It is more blessed to give than to receive, said Jesus and a team of psychologists.
The psychologists in New York were not setting out to confirm Jesus’ words, but the headline on Medical Xpress stated, almost with surprise, “Study finds it actually is better (and healthier) to give than to receive.” Two decades of prior research had not found that recipients of help got the same benefits as the givers. Now, a five-year study involving 846 individuals linked decreased mortality with the stress-releasing pleasure of giving.
“These findings go beyond past analyses to indicate that the health benefits of helping behavior derive specifically from stress-buffering processes,” Poulin says, “and provide important guidance for understanding why helping behavior specifically may promote health and, potentially, for how social processes in general may influence health.”
The words of Jesus, “It is more blessed to give than to receive,” do not appear in the four gospels of the New Testament, but instead were quoted by Paul to the Ephesian elders in the book of Acts of the Apostles, chapter 20, verse 35. This indicates that many of Jesus’ teachings were remembered decades later by other eyewitnesses besides Matthew, Mark, Luke and John. This should not be surprising, because many thousands heard Jesus teach. As John ended his gospel (21:25), “Now there are also many other things that Jesus did. Were every one of them to be written, I suppose that the world itself could not contain the books that would be written.”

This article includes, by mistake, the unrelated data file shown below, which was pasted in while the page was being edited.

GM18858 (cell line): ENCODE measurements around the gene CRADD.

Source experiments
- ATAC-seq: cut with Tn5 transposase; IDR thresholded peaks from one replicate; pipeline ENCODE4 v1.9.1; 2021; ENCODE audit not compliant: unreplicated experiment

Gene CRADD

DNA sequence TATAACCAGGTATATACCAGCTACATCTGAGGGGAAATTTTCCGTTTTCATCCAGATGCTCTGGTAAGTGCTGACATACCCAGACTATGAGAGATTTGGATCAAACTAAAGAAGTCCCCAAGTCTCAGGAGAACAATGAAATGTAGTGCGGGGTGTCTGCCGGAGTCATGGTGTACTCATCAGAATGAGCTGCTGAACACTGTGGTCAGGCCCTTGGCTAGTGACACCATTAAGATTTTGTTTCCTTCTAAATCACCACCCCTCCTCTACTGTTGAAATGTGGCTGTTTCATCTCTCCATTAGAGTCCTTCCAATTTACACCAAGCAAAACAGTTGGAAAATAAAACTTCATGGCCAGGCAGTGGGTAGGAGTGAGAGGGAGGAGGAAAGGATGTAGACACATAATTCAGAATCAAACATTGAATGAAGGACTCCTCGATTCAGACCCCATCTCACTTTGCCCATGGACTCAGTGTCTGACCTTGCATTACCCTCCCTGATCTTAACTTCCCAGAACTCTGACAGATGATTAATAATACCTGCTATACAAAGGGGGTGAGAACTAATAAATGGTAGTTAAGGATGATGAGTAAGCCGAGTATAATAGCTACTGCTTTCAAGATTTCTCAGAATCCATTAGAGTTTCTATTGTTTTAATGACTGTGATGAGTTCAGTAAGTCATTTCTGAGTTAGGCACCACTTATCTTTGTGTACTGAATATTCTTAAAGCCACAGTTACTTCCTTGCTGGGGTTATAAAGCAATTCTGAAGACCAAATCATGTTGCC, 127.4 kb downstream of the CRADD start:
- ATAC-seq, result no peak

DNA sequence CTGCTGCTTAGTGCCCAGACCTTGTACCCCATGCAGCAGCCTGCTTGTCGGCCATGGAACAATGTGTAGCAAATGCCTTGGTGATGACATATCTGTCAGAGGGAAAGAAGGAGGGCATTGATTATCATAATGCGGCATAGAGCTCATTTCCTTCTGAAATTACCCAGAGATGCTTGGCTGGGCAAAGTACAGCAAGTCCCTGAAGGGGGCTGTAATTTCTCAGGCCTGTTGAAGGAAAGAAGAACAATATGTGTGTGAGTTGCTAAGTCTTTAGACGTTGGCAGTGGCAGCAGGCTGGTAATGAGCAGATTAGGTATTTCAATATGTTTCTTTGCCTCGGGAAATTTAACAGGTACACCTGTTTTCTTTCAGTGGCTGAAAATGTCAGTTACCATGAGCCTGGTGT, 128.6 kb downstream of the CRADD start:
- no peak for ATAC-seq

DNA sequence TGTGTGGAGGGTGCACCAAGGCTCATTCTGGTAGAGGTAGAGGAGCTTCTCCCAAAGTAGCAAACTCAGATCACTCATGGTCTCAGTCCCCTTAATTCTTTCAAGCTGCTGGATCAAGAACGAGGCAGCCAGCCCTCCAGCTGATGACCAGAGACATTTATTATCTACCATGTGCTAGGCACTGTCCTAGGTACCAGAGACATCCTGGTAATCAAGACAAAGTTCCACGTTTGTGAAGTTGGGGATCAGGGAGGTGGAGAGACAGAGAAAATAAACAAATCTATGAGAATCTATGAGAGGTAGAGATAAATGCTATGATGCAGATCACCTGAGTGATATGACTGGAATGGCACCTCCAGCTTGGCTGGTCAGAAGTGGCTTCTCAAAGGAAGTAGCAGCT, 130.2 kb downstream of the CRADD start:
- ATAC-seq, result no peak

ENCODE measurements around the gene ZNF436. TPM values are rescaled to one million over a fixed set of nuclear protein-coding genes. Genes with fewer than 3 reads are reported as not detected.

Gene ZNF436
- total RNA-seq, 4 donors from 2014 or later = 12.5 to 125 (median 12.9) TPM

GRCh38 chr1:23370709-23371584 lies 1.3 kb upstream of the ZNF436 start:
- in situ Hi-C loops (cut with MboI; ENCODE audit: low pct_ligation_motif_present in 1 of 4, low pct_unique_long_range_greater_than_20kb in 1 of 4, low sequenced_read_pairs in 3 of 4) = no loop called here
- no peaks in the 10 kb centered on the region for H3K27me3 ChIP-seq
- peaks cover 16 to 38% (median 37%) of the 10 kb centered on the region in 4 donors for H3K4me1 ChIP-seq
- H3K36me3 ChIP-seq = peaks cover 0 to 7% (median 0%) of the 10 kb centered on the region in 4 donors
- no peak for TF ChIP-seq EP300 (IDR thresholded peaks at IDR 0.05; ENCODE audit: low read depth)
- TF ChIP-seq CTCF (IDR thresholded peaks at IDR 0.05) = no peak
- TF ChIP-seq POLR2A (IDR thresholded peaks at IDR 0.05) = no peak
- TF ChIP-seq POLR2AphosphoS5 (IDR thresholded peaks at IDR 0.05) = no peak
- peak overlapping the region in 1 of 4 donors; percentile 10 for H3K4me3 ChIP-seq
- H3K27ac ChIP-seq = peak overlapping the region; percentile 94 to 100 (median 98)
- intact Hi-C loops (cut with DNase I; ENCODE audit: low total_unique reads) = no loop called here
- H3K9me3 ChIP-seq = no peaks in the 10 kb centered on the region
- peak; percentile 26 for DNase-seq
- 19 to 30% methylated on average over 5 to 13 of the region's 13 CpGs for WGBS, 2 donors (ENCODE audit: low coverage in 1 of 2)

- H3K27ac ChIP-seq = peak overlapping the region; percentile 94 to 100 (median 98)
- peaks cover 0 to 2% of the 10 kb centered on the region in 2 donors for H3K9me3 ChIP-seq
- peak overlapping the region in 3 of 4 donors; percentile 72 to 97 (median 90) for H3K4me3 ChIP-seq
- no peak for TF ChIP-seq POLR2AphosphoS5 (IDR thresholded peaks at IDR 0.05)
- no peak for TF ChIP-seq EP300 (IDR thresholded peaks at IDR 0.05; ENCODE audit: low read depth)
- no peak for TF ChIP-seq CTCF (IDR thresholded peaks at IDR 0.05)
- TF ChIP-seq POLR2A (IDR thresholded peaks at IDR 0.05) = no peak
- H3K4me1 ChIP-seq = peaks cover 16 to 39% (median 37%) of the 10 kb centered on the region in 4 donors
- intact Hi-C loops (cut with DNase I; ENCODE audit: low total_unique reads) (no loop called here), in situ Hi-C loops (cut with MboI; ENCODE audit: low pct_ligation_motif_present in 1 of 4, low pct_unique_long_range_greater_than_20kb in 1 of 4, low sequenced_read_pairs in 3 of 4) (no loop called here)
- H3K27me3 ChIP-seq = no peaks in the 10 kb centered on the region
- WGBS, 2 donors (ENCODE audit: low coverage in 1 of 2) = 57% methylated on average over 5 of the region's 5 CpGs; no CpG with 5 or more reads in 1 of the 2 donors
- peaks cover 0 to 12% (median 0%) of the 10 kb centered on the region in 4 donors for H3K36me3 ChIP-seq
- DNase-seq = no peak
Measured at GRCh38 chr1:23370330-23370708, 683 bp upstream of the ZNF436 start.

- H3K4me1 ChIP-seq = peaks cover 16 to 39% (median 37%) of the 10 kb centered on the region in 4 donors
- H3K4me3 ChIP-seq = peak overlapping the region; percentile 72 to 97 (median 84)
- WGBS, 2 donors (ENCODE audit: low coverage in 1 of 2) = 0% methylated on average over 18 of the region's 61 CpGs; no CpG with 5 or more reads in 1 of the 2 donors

It’s nice when science finally catches up to the Master Planner’s truths two millennia later, but once again, the thinking of scientists (if that’s what you can call psychologists) is orthogonal to the intent of Jesus’ words. Jesus was not saying, “Behave this way for your own health and happiness.” He was encouraging the disciples to forget themselves and focus on others. Not every selfless deed results in personal reward; look at soldiers who fell on grenades to protect their comrades. When health and happiness do accrue from acts of helping others, fine; but anyone who engages in helping others for his own health misses the point. Psychology can only look at the “what,” not the “why,” the “is” not the “ought.”
Wouldn’t it be something if the Creator built our brains so that righteous behavior would usually result in health and happiness as a by-product? That would be like intelligent design. (It doesn’t work with impure motives, though—that’s part of the design, too.)